auto restoredTime = SysTime.fromISOExtString(timeString);
Various functions take a string (or strings) to represent a unit of time (e.g. convert!("days", "hours")(numDays)). The valid strings to use with such functions are "years", "months", "weeks", "days", "hours", "minutes", "seconds", "msecs" (milliseconds), "usecs" (microseconds), "hnsecs" (hecto-nanoseconds - i.e. 100 ns), or some subset thereof. There are a few functions in core.time which take "nsecs", but because nothing in std.datetime has precision greater than hnsecs, and very little in core.time does, no functions in std.datetime accept "nsecs". To remember which units are abbreviated and which aren't, all units seconds and greater use their full names, and all sub-second units are abbreviated (since they'd be rather long if they weren't).

Note: is an alias for core.time.TimeException, so you don't need to worry about core.time functions and std.datetime functions throwing different exception types (except in the rare case that they throw something other than core.time.TimeException or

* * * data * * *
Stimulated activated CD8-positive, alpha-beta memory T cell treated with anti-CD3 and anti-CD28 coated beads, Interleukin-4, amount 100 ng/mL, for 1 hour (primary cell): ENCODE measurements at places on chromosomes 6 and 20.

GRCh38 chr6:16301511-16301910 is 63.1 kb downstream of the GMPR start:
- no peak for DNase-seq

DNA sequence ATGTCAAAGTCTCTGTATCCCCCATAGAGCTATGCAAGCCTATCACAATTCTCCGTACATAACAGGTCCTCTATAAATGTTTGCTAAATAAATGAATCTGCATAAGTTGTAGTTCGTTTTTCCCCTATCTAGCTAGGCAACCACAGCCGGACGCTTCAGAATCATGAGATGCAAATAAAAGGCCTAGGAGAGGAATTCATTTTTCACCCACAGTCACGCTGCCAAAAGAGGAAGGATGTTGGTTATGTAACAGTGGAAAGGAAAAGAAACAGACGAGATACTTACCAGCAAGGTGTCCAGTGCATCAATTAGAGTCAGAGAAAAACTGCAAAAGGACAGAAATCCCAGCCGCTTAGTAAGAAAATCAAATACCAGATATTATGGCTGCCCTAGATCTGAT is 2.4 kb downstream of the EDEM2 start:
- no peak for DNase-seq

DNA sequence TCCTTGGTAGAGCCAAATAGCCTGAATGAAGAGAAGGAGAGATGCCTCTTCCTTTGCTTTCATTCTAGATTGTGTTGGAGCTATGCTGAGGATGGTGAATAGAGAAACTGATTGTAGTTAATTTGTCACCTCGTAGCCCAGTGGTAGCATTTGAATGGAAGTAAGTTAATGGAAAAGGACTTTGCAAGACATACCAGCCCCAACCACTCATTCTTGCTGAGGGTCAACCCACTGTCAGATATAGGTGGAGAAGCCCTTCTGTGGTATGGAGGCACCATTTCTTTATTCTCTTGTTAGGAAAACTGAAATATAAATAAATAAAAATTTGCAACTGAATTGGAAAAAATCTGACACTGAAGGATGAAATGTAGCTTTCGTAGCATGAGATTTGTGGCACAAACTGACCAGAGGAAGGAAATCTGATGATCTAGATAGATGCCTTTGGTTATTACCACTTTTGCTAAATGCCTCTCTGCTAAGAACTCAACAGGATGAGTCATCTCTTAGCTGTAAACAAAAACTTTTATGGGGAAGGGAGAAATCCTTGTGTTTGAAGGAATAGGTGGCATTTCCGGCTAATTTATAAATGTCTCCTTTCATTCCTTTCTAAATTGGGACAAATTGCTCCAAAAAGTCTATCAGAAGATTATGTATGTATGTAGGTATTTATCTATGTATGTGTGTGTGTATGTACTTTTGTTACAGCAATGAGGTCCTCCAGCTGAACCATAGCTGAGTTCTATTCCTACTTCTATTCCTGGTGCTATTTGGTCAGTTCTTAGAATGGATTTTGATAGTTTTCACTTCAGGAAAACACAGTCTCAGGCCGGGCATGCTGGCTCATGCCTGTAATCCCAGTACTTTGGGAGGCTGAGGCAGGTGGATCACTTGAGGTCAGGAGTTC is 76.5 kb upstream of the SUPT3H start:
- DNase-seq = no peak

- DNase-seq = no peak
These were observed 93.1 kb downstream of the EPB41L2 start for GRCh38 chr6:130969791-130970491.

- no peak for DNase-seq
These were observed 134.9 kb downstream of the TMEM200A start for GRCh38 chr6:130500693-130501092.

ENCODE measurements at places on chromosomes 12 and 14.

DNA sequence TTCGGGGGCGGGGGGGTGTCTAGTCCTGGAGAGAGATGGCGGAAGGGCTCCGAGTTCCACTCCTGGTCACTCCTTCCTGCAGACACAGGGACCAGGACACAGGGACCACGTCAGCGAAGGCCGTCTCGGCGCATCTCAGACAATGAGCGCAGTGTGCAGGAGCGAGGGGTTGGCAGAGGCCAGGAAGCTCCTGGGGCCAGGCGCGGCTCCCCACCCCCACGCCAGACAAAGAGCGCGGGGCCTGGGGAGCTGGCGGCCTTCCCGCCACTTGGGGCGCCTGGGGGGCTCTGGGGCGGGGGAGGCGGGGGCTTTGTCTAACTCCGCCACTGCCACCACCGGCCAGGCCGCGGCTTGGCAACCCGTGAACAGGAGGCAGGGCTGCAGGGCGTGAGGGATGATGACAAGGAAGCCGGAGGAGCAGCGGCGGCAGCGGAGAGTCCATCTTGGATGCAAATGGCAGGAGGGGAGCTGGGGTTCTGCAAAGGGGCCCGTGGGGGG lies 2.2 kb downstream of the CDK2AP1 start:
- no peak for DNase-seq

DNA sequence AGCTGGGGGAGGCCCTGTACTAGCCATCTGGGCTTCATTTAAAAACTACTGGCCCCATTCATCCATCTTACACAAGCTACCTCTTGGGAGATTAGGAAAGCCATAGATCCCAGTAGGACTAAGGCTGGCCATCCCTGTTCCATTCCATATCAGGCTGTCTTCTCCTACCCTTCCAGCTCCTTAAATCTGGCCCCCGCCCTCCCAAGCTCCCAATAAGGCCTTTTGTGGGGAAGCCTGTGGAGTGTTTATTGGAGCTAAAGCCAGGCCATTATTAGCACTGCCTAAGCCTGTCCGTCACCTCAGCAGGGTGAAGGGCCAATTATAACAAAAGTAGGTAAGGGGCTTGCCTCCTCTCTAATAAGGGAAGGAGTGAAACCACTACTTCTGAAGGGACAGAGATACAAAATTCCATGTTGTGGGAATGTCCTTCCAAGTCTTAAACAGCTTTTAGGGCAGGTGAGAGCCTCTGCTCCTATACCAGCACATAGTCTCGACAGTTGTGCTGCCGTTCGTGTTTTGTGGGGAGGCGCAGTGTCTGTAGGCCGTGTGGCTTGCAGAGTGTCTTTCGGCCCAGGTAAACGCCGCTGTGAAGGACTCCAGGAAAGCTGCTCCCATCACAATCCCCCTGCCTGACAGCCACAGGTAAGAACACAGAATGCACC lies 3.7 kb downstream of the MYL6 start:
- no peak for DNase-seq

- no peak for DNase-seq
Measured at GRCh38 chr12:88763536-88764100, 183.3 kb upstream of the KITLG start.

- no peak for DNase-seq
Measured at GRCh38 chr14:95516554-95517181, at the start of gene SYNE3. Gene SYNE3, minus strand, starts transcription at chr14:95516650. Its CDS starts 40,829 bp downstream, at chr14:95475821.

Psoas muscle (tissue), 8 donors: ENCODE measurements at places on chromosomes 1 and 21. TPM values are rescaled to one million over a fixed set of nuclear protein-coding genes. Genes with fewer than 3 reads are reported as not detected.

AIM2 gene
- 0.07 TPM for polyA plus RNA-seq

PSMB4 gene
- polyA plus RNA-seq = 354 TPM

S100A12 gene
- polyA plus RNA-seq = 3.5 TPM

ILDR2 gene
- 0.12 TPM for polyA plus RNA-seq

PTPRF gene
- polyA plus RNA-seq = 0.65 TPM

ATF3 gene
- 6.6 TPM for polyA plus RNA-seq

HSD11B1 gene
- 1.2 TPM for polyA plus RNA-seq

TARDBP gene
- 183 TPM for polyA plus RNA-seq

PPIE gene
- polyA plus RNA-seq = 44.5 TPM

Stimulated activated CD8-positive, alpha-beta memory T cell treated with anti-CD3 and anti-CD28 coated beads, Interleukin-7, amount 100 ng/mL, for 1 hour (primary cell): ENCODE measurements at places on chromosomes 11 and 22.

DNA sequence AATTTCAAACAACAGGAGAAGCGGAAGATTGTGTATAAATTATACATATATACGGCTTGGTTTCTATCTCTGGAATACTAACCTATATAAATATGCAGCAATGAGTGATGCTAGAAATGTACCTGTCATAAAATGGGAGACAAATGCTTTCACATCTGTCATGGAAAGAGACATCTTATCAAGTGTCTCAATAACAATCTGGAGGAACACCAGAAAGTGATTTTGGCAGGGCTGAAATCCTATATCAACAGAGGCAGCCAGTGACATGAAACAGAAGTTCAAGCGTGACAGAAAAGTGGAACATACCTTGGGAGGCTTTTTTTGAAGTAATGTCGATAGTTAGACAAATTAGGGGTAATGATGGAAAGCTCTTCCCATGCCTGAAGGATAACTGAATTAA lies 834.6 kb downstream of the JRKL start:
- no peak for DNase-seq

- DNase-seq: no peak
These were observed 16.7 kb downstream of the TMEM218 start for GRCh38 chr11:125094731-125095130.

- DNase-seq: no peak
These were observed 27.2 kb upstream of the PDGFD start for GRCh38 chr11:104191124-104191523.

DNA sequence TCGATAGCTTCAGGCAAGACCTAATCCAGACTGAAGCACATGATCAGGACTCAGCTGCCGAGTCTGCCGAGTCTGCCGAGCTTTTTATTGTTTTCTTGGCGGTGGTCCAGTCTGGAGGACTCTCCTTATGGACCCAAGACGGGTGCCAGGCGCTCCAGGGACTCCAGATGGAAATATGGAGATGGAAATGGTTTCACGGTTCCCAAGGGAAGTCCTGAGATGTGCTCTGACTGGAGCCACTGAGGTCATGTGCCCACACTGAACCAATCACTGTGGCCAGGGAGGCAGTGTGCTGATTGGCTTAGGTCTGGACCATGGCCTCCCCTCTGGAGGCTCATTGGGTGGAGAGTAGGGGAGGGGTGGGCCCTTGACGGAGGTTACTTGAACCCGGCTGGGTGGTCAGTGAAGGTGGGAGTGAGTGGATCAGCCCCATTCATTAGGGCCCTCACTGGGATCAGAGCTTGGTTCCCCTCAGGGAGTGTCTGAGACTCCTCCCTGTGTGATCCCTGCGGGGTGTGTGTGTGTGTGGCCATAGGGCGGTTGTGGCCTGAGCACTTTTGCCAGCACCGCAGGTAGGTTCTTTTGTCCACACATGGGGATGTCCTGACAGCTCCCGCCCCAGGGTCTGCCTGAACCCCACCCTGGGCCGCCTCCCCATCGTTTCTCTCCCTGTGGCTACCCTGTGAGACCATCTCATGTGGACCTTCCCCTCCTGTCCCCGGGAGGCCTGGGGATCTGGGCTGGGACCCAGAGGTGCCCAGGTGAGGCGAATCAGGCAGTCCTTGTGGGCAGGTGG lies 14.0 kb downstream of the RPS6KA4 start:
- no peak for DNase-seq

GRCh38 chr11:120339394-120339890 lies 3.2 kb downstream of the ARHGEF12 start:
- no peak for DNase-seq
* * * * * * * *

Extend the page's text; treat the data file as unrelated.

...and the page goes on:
Jonathan M Davis and Kato Shoichi
alias AutoStart = std.typecons.Flag!"autoStart".Flag;
Used by StopWatch to indicate whether it should start immediately upon construction.
If set to, then the stopwatch is not started when it is constructed.
Otherwise, if set to AutoStart.yes, then the stopwatch is started when it is constructed.
struct StopWatch;
This will be deprecated in 2.076. Please use StopWatch">std.datetime.stopwatch.StopWatch instead. It uses core.time.Monotime and core.time.Duration rather than core.time.TickDuration, which will also be deprecated in 2.076.
StopWatch measures time as precisely as possible.
This class uses a high-performance counter. On Windows systems, it uses QueryPerformanceCounter, and on Posix systems, it uses clock_gettime if available, and gettimeofday otherwise.
But the precision of StopWatch differs from system to system. It is impossible to for it to be the same from system to system since the precision of the system clock varies from system to system, and other system-dependent and situation-dependent stuff (such as the overhead of a context switch between threads) can also affect StopWatch's accuracy.
void writeln(S...)(S args){}
static void bar() {}

StopWatch sw;
enum n = 100;
TickDuration[n] times;
TickDuration last = TickDuration.from!"seconds"(0);